Jeff Rose discusses Sinclair’s drone deployment for newsgathering and much  more.

Sinclair Broadcast Group last week announced its 10,000th drone flight—a Jan. 30 newsgathering mission for WPMI-TV, the station group’s NBC affiliate in Mobile, Ala.

The flight, commanded by Robby Hughes from WEAR-TV, Sinclair’s ABC affiliate in Pensacola, Fla., with visual observer Jan Czernik in Mobile, marks a milestone not just for Sinclair but the TV industry at large, which only a few years ago received a nod from the federal government to begin using drones for newsgathering.

Jeff Rose, Sinclair chief pilot.

Jeff Rose, Sinclair chief pilot.

Sinclair began using drones at its TV stations in August 2016, after its initial drone pilots received their Part 107 FAA certification. Currently, the station group has 45 drone-operating TV stations, 108 FAA certified drone pilots and 64 trained visual observers.

In this interview, Sinclair chief pilot Jeff Rose discusses the station group’s use of drones, the training and best practices it's put in place to promote safe drone operation, the opportunity for competitive stations to cooperate in their drone operations, the most important developments in drone design since launching operations two and half years ago and how an FAA waiver allowing night flights are capturing captivating footage for Sinclair stations.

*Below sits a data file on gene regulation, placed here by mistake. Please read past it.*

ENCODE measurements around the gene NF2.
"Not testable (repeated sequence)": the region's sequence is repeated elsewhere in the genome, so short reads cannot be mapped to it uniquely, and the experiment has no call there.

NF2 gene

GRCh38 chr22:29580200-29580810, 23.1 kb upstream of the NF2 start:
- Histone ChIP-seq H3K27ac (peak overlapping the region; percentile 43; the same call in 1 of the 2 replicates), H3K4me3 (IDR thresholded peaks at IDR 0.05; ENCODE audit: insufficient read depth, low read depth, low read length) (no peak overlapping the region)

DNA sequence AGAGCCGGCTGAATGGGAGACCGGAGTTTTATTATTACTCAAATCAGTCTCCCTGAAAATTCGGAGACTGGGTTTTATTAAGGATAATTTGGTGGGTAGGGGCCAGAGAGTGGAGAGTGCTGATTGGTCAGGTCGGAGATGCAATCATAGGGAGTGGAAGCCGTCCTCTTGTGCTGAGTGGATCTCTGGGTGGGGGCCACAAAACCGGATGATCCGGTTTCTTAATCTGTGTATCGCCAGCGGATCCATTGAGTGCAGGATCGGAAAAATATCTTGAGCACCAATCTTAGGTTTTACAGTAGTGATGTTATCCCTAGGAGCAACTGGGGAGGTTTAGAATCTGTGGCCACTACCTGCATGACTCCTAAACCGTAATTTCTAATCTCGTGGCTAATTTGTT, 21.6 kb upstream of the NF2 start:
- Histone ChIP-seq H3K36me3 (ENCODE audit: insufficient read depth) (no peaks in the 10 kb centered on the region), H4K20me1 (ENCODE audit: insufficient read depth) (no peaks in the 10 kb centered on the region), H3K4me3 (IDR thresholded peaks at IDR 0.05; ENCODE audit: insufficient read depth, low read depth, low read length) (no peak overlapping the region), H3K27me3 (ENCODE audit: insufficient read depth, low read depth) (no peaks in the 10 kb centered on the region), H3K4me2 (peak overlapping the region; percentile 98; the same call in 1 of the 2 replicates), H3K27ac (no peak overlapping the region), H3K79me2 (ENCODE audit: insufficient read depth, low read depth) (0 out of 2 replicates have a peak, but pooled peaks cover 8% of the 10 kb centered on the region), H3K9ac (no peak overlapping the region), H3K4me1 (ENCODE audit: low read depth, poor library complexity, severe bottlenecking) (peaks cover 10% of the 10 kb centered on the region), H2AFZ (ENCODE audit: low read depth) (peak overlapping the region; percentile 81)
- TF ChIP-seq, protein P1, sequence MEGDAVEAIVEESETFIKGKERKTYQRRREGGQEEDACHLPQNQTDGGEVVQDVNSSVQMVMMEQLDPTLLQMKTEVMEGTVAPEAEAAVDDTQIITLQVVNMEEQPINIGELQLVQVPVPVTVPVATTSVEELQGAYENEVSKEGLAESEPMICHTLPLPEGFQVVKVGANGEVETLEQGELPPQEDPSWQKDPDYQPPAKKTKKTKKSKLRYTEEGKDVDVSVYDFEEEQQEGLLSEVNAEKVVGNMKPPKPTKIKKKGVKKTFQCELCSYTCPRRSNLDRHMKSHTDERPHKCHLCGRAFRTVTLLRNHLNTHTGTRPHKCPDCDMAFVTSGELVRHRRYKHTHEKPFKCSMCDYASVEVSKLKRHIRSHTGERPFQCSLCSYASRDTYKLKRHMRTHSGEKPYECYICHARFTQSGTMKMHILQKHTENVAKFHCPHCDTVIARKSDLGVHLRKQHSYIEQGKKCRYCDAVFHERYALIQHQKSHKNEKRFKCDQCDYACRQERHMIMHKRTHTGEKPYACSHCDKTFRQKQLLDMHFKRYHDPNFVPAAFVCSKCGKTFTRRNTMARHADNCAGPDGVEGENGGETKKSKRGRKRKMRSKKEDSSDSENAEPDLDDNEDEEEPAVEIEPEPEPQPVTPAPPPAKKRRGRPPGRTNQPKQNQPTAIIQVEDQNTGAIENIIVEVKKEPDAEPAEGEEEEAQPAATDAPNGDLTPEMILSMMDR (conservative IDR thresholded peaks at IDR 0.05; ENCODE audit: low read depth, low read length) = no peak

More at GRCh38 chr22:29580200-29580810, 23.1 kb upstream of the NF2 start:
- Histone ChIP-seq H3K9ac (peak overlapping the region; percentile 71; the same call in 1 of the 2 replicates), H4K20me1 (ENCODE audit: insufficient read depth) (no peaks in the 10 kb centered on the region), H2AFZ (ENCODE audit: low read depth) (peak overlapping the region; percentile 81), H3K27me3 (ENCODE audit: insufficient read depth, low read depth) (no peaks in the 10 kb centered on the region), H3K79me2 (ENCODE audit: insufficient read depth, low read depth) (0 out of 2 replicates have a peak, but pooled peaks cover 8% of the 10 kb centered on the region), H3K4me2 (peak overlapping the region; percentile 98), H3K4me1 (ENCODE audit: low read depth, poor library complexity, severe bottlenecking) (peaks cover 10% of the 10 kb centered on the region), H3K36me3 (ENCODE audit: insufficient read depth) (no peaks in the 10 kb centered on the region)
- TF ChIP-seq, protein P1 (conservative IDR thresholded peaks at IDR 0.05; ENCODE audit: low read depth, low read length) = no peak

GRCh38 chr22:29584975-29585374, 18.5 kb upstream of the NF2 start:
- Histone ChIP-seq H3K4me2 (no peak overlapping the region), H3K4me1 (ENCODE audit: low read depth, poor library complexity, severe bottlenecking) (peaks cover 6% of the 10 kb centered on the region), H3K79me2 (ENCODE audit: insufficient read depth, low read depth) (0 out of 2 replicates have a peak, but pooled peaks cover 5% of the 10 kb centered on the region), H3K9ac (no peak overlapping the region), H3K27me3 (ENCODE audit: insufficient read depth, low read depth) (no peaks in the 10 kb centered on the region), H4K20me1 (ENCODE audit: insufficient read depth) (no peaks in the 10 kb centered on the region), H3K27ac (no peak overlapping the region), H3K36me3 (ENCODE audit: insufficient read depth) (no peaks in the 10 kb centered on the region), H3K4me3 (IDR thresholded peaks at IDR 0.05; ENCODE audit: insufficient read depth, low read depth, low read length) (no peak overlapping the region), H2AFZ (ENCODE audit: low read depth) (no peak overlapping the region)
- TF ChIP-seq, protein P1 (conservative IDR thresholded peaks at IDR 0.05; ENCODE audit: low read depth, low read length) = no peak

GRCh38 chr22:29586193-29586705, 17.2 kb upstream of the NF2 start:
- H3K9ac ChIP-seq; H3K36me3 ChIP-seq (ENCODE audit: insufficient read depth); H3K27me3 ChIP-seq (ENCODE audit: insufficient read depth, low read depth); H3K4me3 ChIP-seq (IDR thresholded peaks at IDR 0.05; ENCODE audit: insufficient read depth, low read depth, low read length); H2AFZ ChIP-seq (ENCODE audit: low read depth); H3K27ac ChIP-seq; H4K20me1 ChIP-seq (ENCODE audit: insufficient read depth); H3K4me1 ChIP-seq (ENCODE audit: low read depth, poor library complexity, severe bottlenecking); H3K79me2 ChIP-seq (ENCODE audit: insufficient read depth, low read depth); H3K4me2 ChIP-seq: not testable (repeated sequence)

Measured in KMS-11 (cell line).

(An edited transcript.)

TVTechnology: You have 108 FAA certified drone pilots. How does Sinclair select the people who become pilots?

Jeff Rose: We currently have 45 TV stations that are drone-capable. We leave it up to those news departments or their news managers to select who on their staff they would like to be trained as a drone pilot.

We urge them to choose employees—and they are often news photographers—that they can count on after they have been trained to make really good decisions for the company.

TVT: Does every Sinclair drone crew consist of a pilot and observer?

JR: Yes. We require two-person operation—one pilot and one visual observer. In many cases, a second pilot stands in as the visual observer. 

TVT: Sinclair puts its prospective pilots through a three-day training program to become a drone pilot. Who puts that on?